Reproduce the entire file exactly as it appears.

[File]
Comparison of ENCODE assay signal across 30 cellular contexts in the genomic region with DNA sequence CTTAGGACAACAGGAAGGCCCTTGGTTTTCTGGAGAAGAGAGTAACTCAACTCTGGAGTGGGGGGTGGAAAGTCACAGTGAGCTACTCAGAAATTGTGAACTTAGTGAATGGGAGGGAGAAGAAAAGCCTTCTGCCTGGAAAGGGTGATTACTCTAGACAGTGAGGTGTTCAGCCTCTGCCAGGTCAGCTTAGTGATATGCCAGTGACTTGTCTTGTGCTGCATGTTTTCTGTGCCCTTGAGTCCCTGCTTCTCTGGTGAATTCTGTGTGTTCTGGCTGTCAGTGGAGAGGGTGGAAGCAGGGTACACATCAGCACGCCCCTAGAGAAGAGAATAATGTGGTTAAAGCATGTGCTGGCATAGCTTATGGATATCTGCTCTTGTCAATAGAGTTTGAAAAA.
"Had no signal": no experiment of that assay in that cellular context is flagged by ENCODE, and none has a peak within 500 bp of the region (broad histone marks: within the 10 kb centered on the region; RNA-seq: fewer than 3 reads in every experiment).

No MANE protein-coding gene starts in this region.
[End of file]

Comparison of ENCODE assay signal across 30 cellular contexts in the genomic region with DNA sequence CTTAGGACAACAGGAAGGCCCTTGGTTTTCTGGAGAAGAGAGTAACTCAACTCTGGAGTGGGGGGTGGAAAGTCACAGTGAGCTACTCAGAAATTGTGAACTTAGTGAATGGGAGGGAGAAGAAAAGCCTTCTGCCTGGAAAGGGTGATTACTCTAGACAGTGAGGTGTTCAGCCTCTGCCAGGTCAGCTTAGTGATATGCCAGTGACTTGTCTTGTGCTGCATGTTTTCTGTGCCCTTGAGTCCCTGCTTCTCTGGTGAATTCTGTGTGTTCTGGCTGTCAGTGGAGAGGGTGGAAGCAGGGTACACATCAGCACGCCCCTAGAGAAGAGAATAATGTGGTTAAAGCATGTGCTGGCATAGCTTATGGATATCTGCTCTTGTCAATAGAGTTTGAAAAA.
"Had no signal": no experiment of that assay in that cellular context is flagged by ENCODE, and none has a peak within 500 bp of the region (broad histone marks: within the 10 kb centered on the region; RNA-seq: fewer than 3 reads in every experiment).

No MANE protein-coding gene starts in this region.